Ōkaihau farmer, businessman and community stalwart Ken Rintoul was “one of nature’s gentlemen”, former Mayor John Carter says. Photo / Peter de Graaf
A champion of the community, a tireless advocate for the North and “one of nature’s gentlemen” — that’s how Northland businessman and community stalwart Ken Rintoul is being remembered.
Kenneth Alan Rintoul died at his Ōkaihau home on Tuesday surrounded by his family. He was 60 years old.
He was found to have a brain tumour in 2020 but, according to his death notice, he approached that diagnosis in the same way he approached life, “with optimistic determination and an ambition to beat the odds”.
In recognition of a lifetime’s service to the community, Rintoul was made a Member of the New Zealand Order of Merit in this year’s Queen’s Birthday Honours.
At that point he was already too ill to travel to Wellington so the then Far North Mayor John Carter performed the investiture ceremony in Ōkaihau on June 19.
“He’s one of nature’s gentlemen. His involvement in the community — not just in Ōkaihau, but across Northland — was absolutely tremendous,” Carter said.
“He also had significant input into Waka Kotahi, where his great challenge was introducing some common sense. He was a strong voice for Northland. It’s sad it’s happened when he was still so young.”
Carter said even Rintoul’s diagnosis did nothing to dampen his vision or enthusiasm for Northland.
In recent years he built a new home he called Waihou Valley Estate and was developing a mountain luge, events venue and accommodation to complement the nearby Twin Coast Cycle Trail. The project would bring great benefits to Northland, he said.
Rintoul studied carpentry after leaving Northland College with School Certificate. The civil engineering business he founded with his wife Phyllis in 1989, Rintoul Civil, became one of the biggest contracting firms in the Mid North.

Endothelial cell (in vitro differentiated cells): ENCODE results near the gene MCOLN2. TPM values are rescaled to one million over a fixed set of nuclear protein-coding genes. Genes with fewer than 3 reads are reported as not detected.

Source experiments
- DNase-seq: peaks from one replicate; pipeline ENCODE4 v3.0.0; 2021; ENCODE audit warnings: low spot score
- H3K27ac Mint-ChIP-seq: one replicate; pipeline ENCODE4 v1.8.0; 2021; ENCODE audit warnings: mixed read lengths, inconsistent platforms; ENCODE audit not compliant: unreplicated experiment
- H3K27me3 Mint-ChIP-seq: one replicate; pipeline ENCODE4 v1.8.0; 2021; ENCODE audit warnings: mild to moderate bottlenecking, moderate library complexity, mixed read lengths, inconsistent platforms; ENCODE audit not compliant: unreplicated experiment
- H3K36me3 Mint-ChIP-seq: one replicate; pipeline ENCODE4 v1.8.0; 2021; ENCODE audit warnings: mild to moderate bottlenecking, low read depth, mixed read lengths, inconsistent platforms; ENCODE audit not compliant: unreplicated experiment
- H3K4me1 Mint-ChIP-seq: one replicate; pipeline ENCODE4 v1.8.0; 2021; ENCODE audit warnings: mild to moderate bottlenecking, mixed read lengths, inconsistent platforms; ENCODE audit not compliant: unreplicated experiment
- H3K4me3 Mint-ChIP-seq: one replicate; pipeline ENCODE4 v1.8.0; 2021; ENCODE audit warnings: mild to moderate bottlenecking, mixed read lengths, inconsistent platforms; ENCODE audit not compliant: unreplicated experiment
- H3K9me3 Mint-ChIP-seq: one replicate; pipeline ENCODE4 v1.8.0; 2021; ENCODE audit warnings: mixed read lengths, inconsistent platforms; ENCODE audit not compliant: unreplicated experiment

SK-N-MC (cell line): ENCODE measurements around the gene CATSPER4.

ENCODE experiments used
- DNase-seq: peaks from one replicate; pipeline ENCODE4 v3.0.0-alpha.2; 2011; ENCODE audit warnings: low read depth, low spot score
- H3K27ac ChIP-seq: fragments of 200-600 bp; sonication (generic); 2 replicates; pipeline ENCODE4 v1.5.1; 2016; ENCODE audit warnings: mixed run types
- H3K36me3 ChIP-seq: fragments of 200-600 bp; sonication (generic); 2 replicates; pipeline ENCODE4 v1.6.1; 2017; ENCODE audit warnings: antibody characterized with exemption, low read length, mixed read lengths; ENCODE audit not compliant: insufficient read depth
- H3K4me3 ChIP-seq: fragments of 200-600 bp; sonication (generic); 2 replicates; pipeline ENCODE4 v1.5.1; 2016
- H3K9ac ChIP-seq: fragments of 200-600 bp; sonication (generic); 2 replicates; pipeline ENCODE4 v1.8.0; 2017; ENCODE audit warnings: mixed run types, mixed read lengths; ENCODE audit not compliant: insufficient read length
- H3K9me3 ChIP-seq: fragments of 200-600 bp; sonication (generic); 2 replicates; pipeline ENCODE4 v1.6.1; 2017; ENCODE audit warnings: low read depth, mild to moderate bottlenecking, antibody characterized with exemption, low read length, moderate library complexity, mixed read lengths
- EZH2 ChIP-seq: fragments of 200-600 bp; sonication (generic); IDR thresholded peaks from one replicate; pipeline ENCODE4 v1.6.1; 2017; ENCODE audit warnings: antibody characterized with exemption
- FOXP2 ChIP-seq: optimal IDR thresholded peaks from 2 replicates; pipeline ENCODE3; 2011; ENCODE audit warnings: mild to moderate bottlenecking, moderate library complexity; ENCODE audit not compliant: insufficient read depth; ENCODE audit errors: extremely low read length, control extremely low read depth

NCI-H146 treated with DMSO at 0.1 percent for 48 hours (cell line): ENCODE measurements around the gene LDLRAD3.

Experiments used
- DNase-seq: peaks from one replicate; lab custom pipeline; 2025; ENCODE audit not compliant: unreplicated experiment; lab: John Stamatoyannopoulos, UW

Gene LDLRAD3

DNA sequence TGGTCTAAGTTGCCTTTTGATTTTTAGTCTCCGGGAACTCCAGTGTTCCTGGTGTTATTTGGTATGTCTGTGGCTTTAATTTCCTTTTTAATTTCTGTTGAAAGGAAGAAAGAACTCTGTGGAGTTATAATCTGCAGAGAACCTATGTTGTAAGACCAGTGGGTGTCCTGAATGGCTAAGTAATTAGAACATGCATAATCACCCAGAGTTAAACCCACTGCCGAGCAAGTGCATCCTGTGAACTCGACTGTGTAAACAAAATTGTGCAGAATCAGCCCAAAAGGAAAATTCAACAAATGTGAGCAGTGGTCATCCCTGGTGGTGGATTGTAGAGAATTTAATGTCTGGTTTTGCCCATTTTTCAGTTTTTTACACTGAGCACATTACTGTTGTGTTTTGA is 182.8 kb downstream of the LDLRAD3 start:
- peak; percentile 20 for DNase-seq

He served on the Northland Transport Committee and as a director of Far North Holdings, and led a significant shakeup of firefighting in Northland as the inaugural chairman of the Northern Rural Fire Authority.
He was a long-time member of Ōkaihau Lions, mentored youth through the Young Enterprise Scheme, served on the boards of Ōkaihau Primary and Northland College, and had a stint as president of Kerikeri Football Club.
Rintoul contested National’s Northland candidacy but later set up his own political party, Focus NZ, to represent rural voters he believed were being ignored at that time.
Rintoul’s tireless advocacy for Northland sometimes led to friction with government officials, such as in 2021 when he was dropped from the Waka Kotahi board after disagreements about the region’s share of road funding.
He still held a number of directorships at the time of his death, including on the Top Energy Trust and Te Tai Tokerau Water Trust (TTTWT), which is developing a series of storage reservoirs in the Mid North and Kaipara.
Dover Samuels, a former Māori Affairs MP and fellow TTTWT trustee, said his contribution to the trust was unparalleled.
“He was a very practical person. We couldn’t have done it without him. His experience and local knowledge saved us from a lot of mistakes we would’ve made if we’d followed advice from the normal channels.”
While on the board of Waka Kotahi, Rintoul had been deeply concerned about Mangamuka Gorge but his advice on alternative routes was ignored, Samuels said.
“Had that been taken I’m confident State Highway 1 would still be open … One of the giant tōtara of Ōkaihau has fallen. It’s a sad, sad day,” Samuels said.
A remembrance service will be held at 1pm on December 5 at Waihou Valley Estate, 390 Horeke Rd, Ōkaihau.
He is survived by his wife Phyllis, children Jeremy and Christy, and granddaughters Isla, Olive and Penelope.
Through the death notice his children expressed their gratitude “to the surgeons, doctors, nurses and carers who supported dad and mum throughout this journey”.